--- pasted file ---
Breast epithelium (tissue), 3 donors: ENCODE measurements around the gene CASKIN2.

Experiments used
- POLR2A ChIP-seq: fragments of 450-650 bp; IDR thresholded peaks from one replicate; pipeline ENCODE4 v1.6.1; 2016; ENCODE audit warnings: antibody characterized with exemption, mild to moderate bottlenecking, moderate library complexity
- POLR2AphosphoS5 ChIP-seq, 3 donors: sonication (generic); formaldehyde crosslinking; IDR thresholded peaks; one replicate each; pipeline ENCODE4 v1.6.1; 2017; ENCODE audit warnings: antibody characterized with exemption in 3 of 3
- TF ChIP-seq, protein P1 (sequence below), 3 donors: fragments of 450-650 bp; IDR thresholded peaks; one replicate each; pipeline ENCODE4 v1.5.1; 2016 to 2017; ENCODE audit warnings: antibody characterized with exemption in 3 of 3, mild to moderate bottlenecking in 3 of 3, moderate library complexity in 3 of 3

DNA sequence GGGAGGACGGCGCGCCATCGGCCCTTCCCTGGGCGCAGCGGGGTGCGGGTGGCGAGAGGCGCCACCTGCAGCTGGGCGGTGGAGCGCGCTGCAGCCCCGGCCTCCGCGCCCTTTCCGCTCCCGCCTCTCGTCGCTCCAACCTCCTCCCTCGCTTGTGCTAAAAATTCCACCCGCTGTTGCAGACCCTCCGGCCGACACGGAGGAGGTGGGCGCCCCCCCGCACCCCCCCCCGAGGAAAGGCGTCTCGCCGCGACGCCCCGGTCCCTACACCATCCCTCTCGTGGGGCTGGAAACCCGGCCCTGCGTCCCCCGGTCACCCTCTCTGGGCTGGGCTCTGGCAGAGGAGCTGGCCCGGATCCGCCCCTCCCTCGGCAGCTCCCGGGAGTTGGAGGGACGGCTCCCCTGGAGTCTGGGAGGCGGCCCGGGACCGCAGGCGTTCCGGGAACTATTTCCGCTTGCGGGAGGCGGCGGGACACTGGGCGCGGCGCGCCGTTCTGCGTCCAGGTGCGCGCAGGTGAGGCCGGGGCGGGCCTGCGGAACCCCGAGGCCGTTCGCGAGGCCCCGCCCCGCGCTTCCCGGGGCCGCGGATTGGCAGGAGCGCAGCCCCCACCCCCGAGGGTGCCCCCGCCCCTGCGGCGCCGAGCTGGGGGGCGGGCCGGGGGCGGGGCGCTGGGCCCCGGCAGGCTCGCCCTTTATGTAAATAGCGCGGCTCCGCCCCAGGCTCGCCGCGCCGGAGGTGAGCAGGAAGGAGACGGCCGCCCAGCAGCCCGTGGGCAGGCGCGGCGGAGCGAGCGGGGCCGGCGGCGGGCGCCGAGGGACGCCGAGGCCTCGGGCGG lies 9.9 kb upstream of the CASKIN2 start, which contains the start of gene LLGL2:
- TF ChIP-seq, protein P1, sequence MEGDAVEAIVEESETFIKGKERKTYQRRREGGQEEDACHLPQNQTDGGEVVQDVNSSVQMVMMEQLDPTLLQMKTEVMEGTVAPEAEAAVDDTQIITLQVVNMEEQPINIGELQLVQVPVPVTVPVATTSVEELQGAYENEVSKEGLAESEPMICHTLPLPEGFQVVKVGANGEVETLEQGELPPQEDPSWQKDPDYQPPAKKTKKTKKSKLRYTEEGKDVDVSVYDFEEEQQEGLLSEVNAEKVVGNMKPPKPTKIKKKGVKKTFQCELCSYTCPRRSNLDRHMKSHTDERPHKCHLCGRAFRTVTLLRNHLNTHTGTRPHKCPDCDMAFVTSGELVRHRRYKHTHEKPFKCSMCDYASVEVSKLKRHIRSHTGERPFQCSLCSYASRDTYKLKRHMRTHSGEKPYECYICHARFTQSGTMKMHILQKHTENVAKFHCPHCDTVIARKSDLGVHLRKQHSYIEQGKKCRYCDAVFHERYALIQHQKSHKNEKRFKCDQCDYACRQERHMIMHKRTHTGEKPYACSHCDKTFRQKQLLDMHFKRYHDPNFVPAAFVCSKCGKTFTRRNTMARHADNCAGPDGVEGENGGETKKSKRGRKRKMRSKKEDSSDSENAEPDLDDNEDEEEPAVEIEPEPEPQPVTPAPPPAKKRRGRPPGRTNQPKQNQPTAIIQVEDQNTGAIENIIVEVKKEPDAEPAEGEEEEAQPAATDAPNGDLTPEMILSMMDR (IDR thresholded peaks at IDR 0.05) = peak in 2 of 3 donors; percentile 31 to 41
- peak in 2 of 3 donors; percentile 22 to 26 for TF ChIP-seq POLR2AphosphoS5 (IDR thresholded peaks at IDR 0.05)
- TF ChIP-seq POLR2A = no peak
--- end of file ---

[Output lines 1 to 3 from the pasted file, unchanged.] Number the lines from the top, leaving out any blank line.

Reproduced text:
Breast epithelium (tissue), 3 donors: ENCODE measurements around the gene CASKIN2.

Experiments used
- POLR2A ChIP-seq: fragments of 450-650 bp; IDR thresholded peaks from one replicate; pipeline ENCODE4 v1.6.1; 2016; ENCODE audit warnings: antibody characterized with exemption, mild to moderate bottlenecking, moderate library complexity